- George W. Bush to embattled Alabama kicker: You will be stronger
- Megachurch pastor with ties to Obama commits suicide
- WaPo to readers: Send us your ‘gun violence’ stories for Sandy Hook anniversary
- U.S. threatens Ukraine with sanctions over dispatch of riot police
- Canada doing away with door-to-door mail delivery by 2018
- NSA chief defends phone spying: ‘There is no other way’
- Hawaii Health Department head killed in plane crash
- Colorado school drops sexual harassment label on boy who kissed girl’s hand
- Australia court strikes down 5-day-old, gay-marriage law
- Fake interpreter at Mandela service: ‘Sorry,’ I have schizophrenia
World Briefs: U.S. adoptions deal valid until 2014, Kremlin says
Question of the Day
MOSCOW — The Kremlin says an adoption deal with the U.S. will remain valid until 2014, despite a new Russian law banning the practice.
Last month, President Vladimir Putin signed a law banning Americans from adopting Russian children, part of a harsh response to a U.S. law targeting Russians deemed to be violating human rights.
Although some top Russian officials, including the foreign minister, openly opposed the bill, the parliament overwhelmingly passed it.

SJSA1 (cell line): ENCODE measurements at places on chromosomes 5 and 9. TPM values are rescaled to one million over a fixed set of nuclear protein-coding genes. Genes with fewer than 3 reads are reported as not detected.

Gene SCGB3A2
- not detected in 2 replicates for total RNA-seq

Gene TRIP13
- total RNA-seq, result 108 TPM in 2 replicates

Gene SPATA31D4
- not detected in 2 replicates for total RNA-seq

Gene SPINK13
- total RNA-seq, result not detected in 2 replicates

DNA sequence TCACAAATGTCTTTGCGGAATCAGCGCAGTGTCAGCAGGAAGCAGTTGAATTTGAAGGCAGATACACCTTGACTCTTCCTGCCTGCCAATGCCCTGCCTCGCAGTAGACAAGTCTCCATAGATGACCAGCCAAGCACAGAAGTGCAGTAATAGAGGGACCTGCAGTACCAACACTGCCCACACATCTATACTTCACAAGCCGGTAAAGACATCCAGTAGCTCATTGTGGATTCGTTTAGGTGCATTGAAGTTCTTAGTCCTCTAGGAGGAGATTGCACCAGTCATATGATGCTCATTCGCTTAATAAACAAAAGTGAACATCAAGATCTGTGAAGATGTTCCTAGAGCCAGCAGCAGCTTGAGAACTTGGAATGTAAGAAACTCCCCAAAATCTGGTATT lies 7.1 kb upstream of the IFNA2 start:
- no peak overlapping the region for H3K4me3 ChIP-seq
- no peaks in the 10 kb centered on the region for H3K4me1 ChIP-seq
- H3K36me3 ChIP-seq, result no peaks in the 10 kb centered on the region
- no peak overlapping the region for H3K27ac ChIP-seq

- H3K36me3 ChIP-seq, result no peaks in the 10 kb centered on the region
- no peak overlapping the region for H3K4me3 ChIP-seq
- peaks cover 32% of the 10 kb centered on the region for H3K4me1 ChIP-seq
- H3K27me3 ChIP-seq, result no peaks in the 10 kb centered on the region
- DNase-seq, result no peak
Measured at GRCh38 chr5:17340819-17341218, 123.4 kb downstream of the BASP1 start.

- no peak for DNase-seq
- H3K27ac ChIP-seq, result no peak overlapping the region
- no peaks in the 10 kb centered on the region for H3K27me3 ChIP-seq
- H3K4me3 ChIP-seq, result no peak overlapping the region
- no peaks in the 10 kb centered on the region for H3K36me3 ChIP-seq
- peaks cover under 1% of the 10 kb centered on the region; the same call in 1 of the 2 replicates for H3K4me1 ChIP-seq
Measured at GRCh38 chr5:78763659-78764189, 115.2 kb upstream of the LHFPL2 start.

Putin spokesman Dmitry Peskov said that the adoptions agreement will remain in force until Jan. 1.
Rebels seize parts of strategic air base
BEIRUT — Hundreds of Islamic militants fighting to topple Syrian President Bashar Assad seized parts of a strategic northwestern air base Thursday after weeks of battling government troops for control of the sprawling facility.
At stake is the biggest field for helicopters used to bomb rebel-held areas in the north and deliver supplies for regime forces.
Opposition fighters and activists said rebels broke into Taftanaz air base in the northern Idlib province Wednesday night and by Thursday had seized control of more than half of it. Intense battles were still raging, and one activist said rebels had suffered losses.
3 Kurds killed in Paris a ‘political assassination’?
PARIS — Three Kurdish women, including one of the founders of a militant group battling Turkish troops since 1984, were slain in Paris, French officials said Thursday.
Angry Kurds immediately flooded the area, with some claiming the killings were a “political assassination.”
French Interior Minister Manuel Valls, who visited the pro-Kurdish center in Paris, where the bodies were found, said the deaths were “without doubt an execution.” He called it a “totally intolerable act.”
There was no immediate claim of responsibility for the killings.
By Matt Kibbe
The short-term deal will assure long-term overspending
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